Sereno: It is the most unfortunate time to pass anti-terror bill

Former chief justice Maria Lourdes Sereno said on Wednesday, June 3, that it is "the most unfortunate of times" to pass the anti-terror bill, joining a list of former and current leaders to express apprehension about the measure.

"Our people need to hear our lawmakers ask the most important questions about our survival as a nation and the future of our freedoms under the proposed Anti-Terrorism Act of 2020. Until these questions are asked and the answers clearly given, it is the most unfortunate of times to pass the proposed act," Sereno said.

The House of Representatives approved on Wednesday the anti-terror bill on 3rd and final reading, with a vote of 173-31-29. This means that if there is no more reconciliation to be done between the Senate and the House versions, the bill will be given to President Rodrigo Duterte for his signature.

Human rights lawyers and other civil society groups have been on an intense campaign in recent days to oppose the bill, which broadens the definition of terror and punishes even the crimes of threatening, planning and inciting to commit terror.

Given the recent indictments of critics, including ordinary Filipinos, of inciting to sedition, lawyers are convinced the bill would target activists and repress any form of dissent.

The bill also authorizes cabinet officials to tag people and groups as suspected terrorists and order their arrest and detention, without the need to obtain warrants and orders from the courts.

"That is why Congress must, in this perilous hour when national existential questions are uppermost in the minds of the people, make the effort to ask those questions and not stop, until the present bill satisfies the standards of justice and human compassion," said Sereno.

Problems before

Sereno's statement was carefully worded to reflect her time as chief justice – leader of a judiciary that has the duty to punish terrorism under the equally contested Human Security Act.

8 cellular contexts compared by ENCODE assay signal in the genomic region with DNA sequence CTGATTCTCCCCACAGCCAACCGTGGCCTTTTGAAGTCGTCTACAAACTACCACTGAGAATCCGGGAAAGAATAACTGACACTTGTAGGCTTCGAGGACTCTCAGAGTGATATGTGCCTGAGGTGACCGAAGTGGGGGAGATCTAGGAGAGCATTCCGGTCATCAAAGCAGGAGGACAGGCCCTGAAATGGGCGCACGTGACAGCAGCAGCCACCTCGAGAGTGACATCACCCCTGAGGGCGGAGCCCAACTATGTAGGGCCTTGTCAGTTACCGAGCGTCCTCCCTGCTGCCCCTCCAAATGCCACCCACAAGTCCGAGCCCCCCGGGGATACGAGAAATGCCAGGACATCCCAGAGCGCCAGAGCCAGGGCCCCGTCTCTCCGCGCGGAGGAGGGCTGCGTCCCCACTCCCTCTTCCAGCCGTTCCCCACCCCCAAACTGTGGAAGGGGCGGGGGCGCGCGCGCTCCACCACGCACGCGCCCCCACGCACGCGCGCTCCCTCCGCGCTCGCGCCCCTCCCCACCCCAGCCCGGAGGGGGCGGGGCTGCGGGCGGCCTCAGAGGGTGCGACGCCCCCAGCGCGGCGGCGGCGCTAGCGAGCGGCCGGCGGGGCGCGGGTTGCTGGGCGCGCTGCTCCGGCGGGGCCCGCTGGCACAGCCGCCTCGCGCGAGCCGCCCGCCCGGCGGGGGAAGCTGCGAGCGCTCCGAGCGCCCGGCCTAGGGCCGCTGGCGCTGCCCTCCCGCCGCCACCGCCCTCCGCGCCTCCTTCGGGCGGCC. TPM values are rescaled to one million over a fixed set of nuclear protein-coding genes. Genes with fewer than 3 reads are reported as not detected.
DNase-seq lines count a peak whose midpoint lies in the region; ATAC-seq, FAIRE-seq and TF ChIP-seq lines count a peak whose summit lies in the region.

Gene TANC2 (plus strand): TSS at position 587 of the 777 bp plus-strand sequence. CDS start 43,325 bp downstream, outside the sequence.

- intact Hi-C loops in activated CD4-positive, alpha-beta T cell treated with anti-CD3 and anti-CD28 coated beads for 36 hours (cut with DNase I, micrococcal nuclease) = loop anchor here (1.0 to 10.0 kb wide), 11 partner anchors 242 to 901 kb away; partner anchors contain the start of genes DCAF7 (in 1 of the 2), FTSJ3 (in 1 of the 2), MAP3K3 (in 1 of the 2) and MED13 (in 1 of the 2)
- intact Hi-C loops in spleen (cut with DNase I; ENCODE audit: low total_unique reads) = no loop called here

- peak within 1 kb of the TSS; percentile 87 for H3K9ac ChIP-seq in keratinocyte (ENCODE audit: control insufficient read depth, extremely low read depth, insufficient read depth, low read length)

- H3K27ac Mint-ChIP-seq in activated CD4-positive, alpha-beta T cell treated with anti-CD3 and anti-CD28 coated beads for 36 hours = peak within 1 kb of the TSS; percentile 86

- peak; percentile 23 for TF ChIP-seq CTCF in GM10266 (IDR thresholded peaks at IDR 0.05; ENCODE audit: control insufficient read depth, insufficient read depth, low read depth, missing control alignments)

The 2020 anti-terror bill seeks to amend the 2007 Human Security Act.

"In my former capacity as Chief Justice, I had listened carefully to the articulated difficulties that the defense and military establishment had in dealing with terrorism under the Human Security Act of 2007," said Sereno.

Part of the lawyers' sentiments is the difficulty in proving terrorism, which is ideology-fueled, when overt acts of terror can just be punished under ordinary crimes such as murder.

The Department of Justice (DOJ) has not responded yet to our question on how many have been prosecuted under the 2007 Human Security Act. 

In an earlier message, Justice Secretary Menardo Guevarra said it's "minimal" because of Section 41 of the old law. It says a person tried for terrorism, but who is acquitted, gets to be paid P500,000 for every day that his or her assets were seized, to be charged to law enforcement. 

The 2020 anti-terror bill deletes that provision; it also lowers the punishment on erring law enforcers. For example, penalty for unauthorized and malicious surveillance was lowered from a maximum 12 years of jailtime to 10 years at the most.

"It was then my view, that those problems could be resolved if agency agreements between the Executive Department and the Judiciary could be crafted, that take into account the agencies’ implementation difficulties vis-a-vis the required careful culture of courts whose primary function is to defend human dignity and the rights of every Filipino," said Sereno.

Constitutionality

"The Supreme Court, unfortunately, never had the chance to pass upon the constitutionality of the substantive portions of the Human Security Act of 2007," said Sereno.

Presidential Spokesperson Harry Roque led the charge in 2007 in challenging the constitutionality of the Human Security Act, but he and his fellow petitioners eventually lost at the Supreme Court in 2013, but not on merits.

The Supreme Court said in G.R. No. 204603 that Roque and his group had no legal standing, and that the accusations of abuses under the law "remain highly speculative and merely theorized." Simply put, the Court said in 2013 the case was not ripe for adjudication.

Sereno said what the government can do now is listen to its constituents.

"When Filipinos vent their frustration in the only way they can through social media, government should be careful not to repress the human spirit that must always find a way to express itself," said Sereno. – Rappler.com

Lian Buan

Lian Buan covers justice and corruption for Rappler. She is interested in decisions, pleadings, audits, contracts, and other documents that establish a trail. If you have leads, email lian.buan@rappler.com or tweet @lianbuan.

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